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Originally published Saturday, April 17, 2010 at 7:02 PM

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Maui's high life

Maui is nicknamed the "Valley Isle," but let's face it — most tourists' topography is limited to beaches, beaches and more beaches...

The Orange County Register

If You Go

Upcountry Maui

Kula Botanical Garden: 808-878-1715 or

Alii Kula Lavender: 808-878-3004 or

Grandma's Coffee House: 808-878-2140,

Surfing Goat Dairy: 808-878-2870 or Haliimaile General Store: 808-572-2666 or

Tedeschi Vineyards: 877-878-6058,

Skyline Eco Adventures: 808-878-8400 or

More information

Maui Visitors Bureau: 800-525-6284,


Maui is nicknamed the "Valley Isle," but let's face it — most tourists' topography is limited to beaches, beaches and more beaches.

Most give little more than an awed glance over their shoulders toward the cloud-wrapped immensity of Haleakala, the "house of the sun," a dormant volcano rising 10,023 feet above the beaches and the island's central valley.

I'm not going to be so preposterous to suggest you ditch the beach for a cowboy hat and a sweater and spend your entire Maui vacation on the flanks of Haleakala. But take a day or two to visit upcountry Maui, especially when the heat and tourist crowds get to you.

There's nobody hawking time shares in what passes for downtown Kula at about 3,000 feet on the slopes of Haleakala.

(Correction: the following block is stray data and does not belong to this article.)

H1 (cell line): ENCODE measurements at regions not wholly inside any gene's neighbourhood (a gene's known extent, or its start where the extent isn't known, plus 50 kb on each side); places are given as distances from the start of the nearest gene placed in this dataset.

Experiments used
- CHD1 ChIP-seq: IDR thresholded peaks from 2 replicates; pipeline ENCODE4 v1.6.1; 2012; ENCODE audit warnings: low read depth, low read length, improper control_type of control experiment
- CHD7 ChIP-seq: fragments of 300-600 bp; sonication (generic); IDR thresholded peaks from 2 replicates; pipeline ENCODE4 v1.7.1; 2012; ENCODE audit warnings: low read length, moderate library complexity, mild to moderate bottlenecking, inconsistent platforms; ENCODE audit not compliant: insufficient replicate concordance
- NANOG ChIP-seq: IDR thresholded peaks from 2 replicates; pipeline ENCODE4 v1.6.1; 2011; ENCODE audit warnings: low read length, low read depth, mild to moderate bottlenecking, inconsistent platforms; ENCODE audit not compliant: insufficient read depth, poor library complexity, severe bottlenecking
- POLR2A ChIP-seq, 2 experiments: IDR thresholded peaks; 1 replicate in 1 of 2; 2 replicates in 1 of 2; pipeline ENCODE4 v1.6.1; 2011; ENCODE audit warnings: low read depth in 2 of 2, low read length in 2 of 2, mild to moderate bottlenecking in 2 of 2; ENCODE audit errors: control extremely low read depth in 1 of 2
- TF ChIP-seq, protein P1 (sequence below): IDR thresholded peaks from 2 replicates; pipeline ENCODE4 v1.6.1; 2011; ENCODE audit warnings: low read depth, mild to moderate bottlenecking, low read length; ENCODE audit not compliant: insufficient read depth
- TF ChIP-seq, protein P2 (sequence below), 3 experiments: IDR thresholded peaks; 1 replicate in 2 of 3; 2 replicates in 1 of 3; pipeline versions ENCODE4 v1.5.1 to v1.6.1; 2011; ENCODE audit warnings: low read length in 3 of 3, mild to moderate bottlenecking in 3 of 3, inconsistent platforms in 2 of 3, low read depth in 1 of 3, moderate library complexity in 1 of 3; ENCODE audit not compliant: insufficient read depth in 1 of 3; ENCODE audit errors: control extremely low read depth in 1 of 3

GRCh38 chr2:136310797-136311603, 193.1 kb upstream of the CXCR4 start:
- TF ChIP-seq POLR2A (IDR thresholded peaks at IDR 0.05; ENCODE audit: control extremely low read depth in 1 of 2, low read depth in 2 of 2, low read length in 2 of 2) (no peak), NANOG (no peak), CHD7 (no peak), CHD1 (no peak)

Up here, you get pines instead of palms. The scent of lavender instead of the smell of the sea. And cool mountain air.

John Davis, a teacher, moved from the beach side resort of Kihei to the Kula area. "Living by the ocean, you forget what it is like to be cold. Up here, you can wear long pants and pajamas and sleep under blankets at night."

Grab a map and go where the four-lane highway gives way to two-lane, then twisting side roads with blind corners and hairpin turns. It's a unique world of tropical cowboys, otherworldly gardens, plantation-style B&Bs, quirky animal farms, spirits (religious and drinkable) and the best restaurant outside of a resort gate.

Cowboy heritage

Start your drive in the hippie-turned-yuppie enclave of Paia, where the mountain roads hit the seaside. Continue up through Makawao, an old cowboy town that's now full of yoga studios and trinket shops but is 10 degrees cooler than on the beach.

Heading inland, Baldwin Road steepens as it climbs through cabbage and pineapple fields before pulling into the town of Makawao. The 19th-century village battles to hold onto its heritage of the "paniolos" — Hawaiian cowboys who still compete at the Makawao Rodeo Grounds.

The mix of clapboard buildings, trendy restaurants, barber shops and coffee bars is a big draw, and the traffic can slow to a crawl during the summer and on weekends when Maui residents head for the hills.

Makawao is a good spot to get out and stretch your legs and fill your tummy.

There's Polli's, a Mexican restaurant. At the Haliimaile General Store, chef Bev Gannon's "new Hawaiian" cuisine has been drawing diners up the hill to the old clapboard store in Makawao for more than 20 years.